Link to comment
Share on other sites

I've seen cranberry test candles done at distributor. They used French color liquid dyes (think it was #D1730) in different different waxes (soy, the j waxes, palms, etc.). There was absolutely no comparison at all. The results looked totally different when placed side by side. They 100% soys and the soy/cottonseeds may get "dark", but the are never going to look the same as the paraffins because of the refraction. Thats all I meant.

Link to comment
Share on other sites

Yes you certainly can...just need the right dyes. Powders are killer strong and only a dab will do you to get true, dark colors. Extremely hard to control, however and they cannot be weighed with any kind of affordable scale.

There are also some liquids out there that will do it.

I just got some soy wax & am now reading up on the best way to use it. Reading your post makes me want to ask ... have you seen those itty bitty measuring spoons? Next time I see them I think I'll have to buy them. Let's see, there's a 'pinch', a 'smidge', 'dash' and I think one other size. Has anyone used those for the powder dyes?

Link to comment
Share on other sites

I've seen cranberry test candles done at distributor. They used French color liquid dyes (think it was #D1730) in different different waxes (soy, the j waxes, palms, etc.). There was absolutely no comparison at all. The results looked totally different when placed side by side. They 100% soys and the soy/cottonseeds may get "dark", but the are never going to look the same as the paraffins because of the refraction. Thats all I meant.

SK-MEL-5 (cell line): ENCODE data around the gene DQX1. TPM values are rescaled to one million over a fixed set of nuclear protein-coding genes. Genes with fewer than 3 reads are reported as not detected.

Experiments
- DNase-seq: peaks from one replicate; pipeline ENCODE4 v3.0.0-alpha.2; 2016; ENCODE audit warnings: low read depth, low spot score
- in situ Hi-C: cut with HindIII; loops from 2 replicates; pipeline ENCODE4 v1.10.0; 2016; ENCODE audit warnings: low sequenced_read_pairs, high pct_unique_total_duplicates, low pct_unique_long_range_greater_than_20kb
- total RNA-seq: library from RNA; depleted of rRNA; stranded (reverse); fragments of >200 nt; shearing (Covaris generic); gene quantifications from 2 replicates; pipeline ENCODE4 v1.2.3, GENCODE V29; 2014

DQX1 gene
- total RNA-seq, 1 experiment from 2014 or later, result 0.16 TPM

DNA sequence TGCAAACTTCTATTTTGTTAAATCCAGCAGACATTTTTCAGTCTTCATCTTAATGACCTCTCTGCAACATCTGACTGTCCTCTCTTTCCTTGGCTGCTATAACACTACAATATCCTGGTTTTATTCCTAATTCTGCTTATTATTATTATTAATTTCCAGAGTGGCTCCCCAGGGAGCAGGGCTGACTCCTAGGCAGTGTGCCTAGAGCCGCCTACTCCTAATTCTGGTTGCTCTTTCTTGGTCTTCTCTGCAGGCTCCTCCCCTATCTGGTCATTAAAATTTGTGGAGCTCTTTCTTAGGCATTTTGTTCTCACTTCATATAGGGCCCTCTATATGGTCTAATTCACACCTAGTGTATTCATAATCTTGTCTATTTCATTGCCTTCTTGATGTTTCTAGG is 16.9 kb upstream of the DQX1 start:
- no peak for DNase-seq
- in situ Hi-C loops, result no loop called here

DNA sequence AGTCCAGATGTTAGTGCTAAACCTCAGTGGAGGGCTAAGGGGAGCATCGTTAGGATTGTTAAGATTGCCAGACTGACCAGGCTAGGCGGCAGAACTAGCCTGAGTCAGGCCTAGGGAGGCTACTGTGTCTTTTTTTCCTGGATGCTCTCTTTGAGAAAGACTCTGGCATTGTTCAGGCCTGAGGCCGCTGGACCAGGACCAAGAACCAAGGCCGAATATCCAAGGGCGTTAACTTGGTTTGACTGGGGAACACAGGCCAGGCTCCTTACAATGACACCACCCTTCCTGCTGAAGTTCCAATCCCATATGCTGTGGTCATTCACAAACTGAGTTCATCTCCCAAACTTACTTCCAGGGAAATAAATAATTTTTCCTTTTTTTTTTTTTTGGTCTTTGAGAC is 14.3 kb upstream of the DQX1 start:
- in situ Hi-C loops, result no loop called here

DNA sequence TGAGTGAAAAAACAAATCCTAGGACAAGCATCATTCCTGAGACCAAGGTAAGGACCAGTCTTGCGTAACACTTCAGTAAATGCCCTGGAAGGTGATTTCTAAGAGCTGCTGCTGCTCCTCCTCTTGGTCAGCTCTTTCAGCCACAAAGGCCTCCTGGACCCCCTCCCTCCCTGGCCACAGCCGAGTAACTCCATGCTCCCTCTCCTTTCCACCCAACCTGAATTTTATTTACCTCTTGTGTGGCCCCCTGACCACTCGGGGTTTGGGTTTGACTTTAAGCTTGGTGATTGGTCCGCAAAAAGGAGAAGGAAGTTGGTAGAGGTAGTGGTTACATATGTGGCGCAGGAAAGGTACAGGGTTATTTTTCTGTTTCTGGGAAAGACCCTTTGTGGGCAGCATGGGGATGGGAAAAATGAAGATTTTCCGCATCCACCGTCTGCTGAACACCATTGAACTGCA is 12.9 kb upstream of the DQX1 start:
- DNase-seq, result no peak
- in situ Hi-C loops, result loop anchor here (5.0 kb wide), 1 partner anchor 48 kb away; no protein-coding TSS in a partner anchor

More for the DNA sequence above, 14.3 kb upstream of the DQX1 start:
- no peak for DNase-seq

I understand what you are saying Henry and I agree. I get great colors with my soy, and great dark colors. But I think the paraffins get a better true color. Not sure that is the word I am looking for, but you get the idea.

Link to comment
Share on other sites

I just got some soy wax & am now reading up on the best way to use it. Reading your post makes me want to ask ... have you seen those itty bitty measuring spoons? Next time I see them I think I'll have to buy them. Let's see, there's a 'pinch', a 'smidge', 'dash' and I think one other size. Has anyone used those for the powder dyes?
LOL, I have those spoons. Wasn't using them to measure dye but I occasionally find a use for them. For consistent coloring I guess you can define smidgeons per pound or something. But see my post about all the other difficulties. A surgical type mask is highly recommended because you otherwise WILL inhale dye, and the problem of dissolving the dyes WILL make you nuts.

Plus you have a decision to make with the powders. You can spend a lot of money to accumulate the handy-dandy available colors, or you can spend a modest amount for the basic colors and mix your own. The latter may get you into measuring complications again.

Link to comment
Share on other sites

Join the conversation

You can post now and register later. If you have an account, sign in now to post with your account.

Guest
Reply to this topic...

×   Pasted as rich text.   Paste as plain text instead

  Only 75 emoji are allowed.

×   Your link has been automatically embedded.   Display as a link instead

×   Your previous content has been restored.   Clear editor

×   You cannot paste images directly. Upload or insert images from URL.

 Share

×
×
  • Create New...